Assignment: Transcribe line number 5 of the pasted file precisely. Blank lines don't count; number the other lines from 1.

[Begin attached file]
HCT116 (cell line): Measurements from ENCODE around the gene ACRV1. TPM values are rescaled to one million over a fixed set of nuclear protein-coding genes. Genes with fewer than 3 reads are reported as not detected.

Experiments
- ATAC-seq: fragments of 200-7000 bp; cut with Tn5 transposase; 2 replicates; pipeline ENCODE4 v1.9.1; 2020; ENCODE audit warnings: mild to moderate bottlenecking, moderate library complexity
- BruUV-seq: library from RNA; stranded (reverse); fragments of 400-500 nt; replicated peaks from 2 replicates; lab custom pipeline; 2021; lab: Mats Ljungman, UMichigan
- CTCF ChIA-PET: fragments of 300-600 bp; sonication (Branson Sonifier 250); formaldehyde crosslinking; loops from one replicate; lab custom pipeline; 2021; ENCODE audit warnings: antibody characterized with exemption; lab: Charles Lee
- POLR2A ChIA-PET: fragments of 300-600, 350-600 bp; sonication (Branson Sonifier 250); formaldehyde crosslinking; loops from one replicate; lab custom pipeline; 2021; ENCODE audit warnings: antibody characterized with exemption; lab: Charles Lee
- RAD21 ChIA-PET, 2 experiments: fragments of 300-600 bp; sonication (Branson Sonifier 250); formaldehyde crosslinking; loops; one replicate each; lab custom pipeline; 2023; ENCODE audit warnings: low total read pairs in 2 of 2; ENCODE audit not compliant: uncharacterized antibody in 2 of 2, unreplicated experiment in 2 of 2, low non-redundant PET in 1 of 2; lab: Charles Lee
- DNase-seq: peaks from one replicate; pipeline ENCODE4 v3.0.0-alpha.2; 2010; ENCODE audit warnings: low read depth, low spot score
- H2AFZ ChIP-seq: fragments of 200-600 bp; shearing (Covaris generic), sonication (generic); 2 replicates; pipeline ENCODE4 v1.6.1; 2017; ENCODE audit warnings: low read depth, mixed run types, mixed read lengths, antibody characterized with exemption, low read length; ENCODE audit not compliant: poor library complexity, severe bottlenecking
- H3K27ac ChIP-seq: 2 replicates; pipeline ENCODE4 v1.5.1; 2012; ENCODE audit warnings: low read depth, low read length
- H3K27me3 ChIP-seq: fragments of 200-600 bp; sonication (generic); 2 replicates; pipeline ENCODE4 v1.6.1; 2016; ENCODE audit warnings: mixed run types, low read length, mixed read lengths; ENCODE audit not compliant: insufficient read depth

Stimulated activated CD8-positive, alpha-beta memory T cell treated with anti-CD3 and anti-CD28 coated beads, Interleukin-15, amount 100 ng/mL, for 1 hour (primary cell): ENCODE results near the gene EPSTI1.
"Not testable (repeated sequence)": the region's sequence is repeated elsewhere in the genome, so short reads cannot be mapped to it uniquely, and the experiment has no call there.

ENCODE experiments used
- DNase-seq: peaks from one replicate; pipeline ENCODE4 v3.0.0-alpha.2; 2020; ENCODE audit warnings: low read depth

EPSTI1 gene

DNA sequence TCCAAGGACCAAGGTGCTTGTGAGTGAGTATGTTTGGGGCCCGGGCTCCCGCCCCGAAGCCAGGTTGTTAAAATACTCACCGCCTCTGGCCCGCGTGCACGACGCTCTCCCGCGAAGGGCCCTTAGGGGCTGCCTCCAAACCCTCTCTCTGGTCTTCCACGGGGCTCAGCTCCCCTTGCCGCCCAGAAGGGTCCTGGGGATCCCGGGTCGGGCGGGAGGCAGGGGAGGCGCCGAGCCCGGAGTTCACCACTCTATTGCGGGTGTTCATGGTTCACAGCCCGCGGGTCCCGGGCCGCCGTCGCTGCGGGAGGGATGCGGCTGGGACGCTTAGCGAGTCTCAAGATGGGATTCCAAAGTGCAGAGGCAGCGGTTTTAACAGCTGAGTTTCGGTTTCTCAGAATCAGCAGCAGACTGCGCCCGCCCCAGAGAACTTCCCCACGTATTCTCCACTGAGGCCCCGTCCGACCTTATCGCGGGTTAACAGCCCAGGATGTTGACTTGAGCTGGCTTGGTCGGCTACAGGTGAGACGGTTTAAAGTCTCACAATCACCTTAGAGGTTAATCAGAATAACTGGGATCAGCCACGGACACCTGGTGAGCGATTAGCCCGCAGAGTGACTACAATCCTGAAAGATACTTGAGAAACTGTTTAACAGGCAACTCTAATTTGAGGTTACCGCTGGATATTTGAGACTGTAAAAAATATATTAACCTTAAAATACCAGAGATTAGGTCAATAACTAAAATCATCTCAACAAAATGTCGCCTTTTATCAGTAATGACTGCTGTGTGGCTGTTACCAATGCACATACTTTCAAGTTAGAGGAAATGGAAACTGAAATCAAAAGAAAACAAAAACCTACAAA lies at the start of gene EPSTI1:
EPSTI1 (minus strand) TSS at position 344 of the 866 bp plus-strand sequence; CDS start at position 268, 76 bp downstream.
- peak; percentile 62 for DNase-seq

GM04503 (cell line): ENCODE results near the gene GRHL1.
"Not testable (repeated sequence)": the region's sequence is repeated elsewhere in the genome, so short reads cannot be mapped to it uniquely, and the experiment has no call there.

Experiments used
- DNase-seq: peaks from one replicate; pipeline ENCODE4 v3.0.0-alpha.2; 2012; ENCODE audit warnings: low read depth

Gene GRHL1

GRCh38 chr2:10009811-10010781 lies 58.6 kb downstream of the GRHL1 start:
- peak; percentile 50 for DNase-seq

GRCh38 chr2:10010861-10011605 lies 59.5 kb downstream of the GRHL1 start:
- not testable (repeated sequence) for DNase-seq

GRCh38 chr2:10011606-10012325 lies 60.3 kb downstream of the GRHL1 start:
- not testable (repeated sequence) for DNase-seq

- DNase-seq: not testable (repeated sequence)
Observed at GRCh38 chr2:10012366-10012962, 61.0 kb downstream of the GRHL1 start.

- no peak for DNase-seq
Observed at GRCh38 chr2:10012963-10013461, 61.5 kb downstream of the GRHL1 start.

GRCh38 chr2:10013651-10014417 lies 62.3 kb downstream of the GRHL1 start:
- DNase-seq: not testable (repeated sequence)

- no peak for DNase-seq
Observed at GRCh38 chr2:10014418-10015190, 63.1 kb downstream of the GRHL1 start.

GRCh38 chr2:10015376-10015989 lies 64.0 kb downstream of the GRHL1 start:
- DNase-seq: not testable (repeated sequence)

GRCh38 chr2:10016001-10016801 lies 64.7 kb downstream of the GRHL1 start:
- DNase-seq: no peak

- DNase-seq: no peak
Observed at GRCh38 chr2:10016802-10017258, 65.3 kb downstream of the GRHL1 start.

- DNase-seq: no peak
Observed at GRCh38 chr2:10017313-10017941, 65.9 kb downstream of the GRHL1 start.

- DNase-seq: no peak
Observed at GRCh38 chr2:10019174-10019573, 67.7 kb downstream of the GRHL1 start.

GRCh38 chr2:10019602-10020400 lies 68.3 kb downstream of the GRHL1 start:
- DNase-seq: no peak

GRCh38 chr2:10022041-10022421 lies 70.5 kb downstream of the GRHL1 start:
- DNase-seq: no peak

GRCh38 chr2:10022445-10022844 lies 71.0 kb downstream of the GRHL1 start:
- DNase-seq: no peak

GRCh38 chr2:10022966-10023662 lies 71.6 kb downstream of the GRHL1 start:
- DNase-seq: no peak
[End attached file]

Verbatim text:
- CTCF ChIA-PET: fragments of 300-600 bp; sonication (Branson Sonifier 250); formaldehyde crosslinking; loops from one replicate; lab custom pipeline; 2021; ENCODE audit warnings: antibody characterized with exemption; lab: Charles Lee